aeril photo of Abaco after Hurricane DorianFront page of the Nassau Guardian - aerial photo of Abaco

The archipelago was battered over three days in early September by one of the most powerful storms ever to hit the Caribbean. The Abaco Islands and Grand Bahama suffered catastrophic damage as Hurricane Dorian made landfall, with cars submerged and houses turned into matchwood. At least 50 people were killed by the storm, which is one of the strongest hurricanes ever recorded in the Atlantic, second only to Hurricane Allen in 1980. About 1,300 people are still unaccounted for. The prime minister, Hubert Minnis, said the death toll was likely to rise, calling Dorian ‘one of the greatest national crises in our country’s history’.

Lia Head-Rigby, who helps run a hurricane relief organisation in the Commonwealth member state, told the Associated Press: ‘It’s total devastation. It’s decimated. Apocalyptic.’ Reporting from Abaco, the Bahamas Press said: ‘The place is a disaster; no business is operable and bodies are floating around Big Cay. The concern is nobody knows how many people died, and they feel when the water subsides some bodies will be washed out to sea.’ The news website reported seeing bodies being loaded on to a lorry in Abaco and suggested ‘scores have died’.

The International Red Cross said 62,000 Bahamians – most of the population of Abaco and Grand Bahama – had been left with no access to fresh water after flooding and seawater contaminated wells. Some 13,000 homes were destroyednearly half of the total number on Grand Bahama and Abaco – after 185mph (360km/h) winds and gusts of up to 220mph ripped through the low-lying islands.Storm surges of 4-5 metres (12-18ft) were exacerbated by unusually high ‘king tides’.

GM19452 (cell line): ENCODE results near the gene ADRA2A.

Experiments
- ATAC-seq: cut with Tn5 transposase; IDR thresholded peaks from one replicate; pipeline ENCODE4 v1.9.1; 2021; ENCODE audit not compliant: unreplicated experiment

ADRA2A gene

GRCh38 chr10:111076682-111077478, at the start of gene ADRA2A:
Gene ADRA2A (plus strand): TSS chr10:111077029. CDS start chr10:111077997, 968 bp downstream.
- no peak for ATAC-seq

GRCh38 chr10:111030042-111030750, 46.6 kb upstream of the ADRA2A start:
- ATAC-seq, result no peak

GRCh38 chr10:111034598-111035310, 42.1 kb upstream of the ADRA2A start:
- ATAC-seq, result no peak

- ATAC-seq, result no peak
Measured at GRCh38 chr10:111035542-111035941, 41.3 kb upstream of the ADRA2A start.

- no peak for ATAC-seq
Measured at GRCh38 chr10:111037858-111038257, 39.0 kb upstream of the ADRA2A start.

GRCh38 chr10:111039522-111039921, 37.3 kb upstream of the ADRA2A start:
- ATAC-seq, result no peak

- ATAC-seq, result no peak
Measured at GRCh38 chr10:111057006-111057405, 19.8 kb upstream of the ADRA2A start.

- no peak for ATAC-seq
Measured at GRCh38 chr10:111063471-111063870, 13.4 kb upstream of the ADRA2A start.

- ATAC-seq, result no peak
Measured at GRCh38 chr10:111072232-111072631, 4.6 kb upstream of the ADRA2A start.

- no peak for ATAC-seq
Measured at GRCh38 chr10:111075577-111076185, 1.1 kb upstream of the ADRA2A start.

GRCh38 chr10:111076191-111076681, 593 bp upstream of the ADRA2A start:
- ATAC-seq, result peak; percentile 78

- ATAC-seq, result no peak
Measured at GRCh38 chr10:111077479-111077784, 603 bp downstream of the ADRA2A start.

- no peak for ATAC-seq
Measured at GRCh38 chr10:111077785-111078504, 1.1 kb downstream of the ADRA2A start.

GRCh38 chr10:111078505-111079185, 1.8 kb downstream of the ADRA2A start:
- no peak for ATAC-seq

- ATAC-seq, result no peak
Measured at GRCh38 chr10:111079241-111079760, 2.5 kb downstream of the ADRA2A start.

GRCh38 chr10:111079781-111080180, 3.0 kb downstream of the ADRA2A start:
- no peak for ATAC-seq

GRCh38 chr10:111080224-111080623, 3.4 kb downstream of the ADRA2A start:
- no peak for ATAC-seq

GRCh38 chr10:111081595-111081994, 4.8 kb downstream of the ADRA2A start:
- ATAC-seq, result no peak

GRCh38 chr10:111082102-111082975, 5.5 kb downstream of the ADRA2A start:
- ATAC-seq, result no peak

The Bahamas’ economy is heavily dependent on tourism, which accounts for half of GDP, but the 700 islands and cays, of which 30 are inhabited, may not be welcoming visitors for years. ‘It’s not rebuilding something that was there – we have to start again,’ said Head-Rigby.  Grand Bahama’s airport was under two metres of water. The storm surge, exacerbated by rainfall of up to 89cm in places, forced people to take refuge in attics. A radio station received more than 2,000 distress messages, including one of a grandmother having to cut a hole in her roof for her and her six grandchildren to escape as floodwaters lapped at the eaves and another of a five-month-old baby stranded on a roof. A video widely shared on social media by the Bahamas’ agriculture minister, Michael Pintard, showed his house half submerged with water at windows seven metres above sea level.

What made Dorian even more destructive was that the storm stalled for a day over the Bahamas, eventually edging northwards at only 1mph. It eventually dropped to a category 4 then 3 as it headed towards Florida. Researchers are not yet sure exactly why tropical storms are tending to stall more often in recent years but believe it is caused by a slowing of global wind flows, which is at least partly linked to the rapid warming of the Arctic. Jim Kossin, a hurricane expert with the National Oceanic and Atmospheric Administration, said: ‘Global warming makes the global atmospheric circulation slow down.’ As the temperature contrast between the poles and the equatorial regions drives this circulation, the more the Arctic warms the less wind there will be in the tropics, hence hurricanes stalling. In addition, warmer oceans add to the intensity and frequency of hurricanes.

The US National Weather Service said preliminary data suggested that the last time a hurricane this powerful made landfall was on Labor Day 1935, when more than 400 Americans were killed in Florida. Minnis called Dorian’s devastation ‘unprecedented’ and said: ‘We are in the midst of a historic tragedy.’ But the grim reality is that the exceptional will become all too familiar in the Caribbean as the climate crisis worsens.